Here is a very interesting article about Michael Milken and junk bonds published in November 1990.
Note the comment about the quality of junk bonds issued in the early 1980s being superior to those issued later.
https://www.nytimes.com/1990/11/22/busi ... -junk.html
Vanguard High Yield was launched slightly ahead of the period associated with Michael Milken and Drexel Burnham Lambert. One might speculate that Vanguard initially invested in a mixture of fallen angels, lower investment grade credits, and perhaps some higher quality credits for liquidity. It's unfortunate that early annual reports are not available as it would be very interesting to see if Vanguard purchased any of the Drexel sponsored junk bonds. They could have purchased bonds as new issues or in the secondary market after having done a detailed analysis in either case. The article I referenced earlier mentioned that the default rate in the 1980s was only slightly higher than 2%.
"A study by Barrie A. Wigmore, a limited partner of Goldman, Sachs & Company, found the quality of junk bonds issued in the early 1980's was vastly superior to those issued later."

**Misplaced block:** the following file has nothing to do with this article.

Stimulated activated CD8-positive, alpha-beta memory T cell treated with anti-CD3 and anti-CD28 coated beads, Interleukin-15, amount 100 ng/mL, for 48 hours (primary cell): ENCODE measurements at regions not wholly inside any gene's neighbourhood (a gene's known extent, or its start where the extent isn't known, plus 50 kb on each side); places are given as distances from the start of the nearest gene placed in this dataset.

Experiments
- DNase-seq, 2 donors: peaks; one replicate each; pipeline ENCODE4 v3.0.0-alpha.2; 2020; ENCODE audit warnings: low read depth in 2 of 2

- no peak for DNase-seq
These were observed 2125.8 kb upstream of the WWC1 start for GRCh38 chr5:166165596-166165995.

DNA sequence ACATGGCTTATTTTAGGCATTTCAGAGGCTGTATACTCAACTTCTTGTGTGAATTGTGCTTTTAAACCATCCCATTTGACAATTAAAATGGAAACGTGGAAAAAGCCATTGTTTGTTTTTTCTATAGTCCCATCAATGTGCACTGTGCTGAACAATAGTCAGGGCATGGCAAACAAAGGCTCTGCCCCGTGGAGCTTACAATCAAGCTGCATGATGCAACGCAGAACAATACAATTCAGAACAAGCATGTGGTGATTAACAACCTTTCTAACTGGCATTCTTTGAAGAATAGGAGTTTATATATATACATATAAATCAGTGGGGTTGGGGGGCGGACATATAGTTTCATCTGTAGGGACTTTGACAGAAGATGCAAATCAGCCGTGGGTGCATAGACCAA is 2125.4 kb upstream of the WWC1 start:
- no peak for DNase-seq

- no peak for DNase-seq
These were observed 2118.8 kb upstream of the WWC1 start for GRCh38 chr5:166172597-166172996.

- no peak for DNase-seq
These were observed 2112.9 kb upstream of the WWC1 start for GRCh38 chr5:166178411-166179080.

"Not surprisingly, it is the later bonds that have most often defaulted, and those who bought such bonds in recent years generally have suffered significant losses in the collapse of the junk bond market, while bonds issued earlier have generally provided profits for buyers."
"When Mr. Milken first entered the securities business, in the 1970's, junk bonds were relegated to an obscure part of the financial community. Known as "fallen angels," most of these securities were bonds issued by companies that once had good credit standing, but whose credit had deteriorated. Many investors automatically sold bonds that ran into such problems, driving them down to prices that Mr. Milken rightly argued more than offset the increased risk. He developed a following by buying and trading such bonds."
"The business grew into underwriting and selling junk bonds for companies that did not qualify as investment-grade issuers. Buyers of the bonds generally prospered, more and more money became available for such investments, and credit standards started to deteriorate."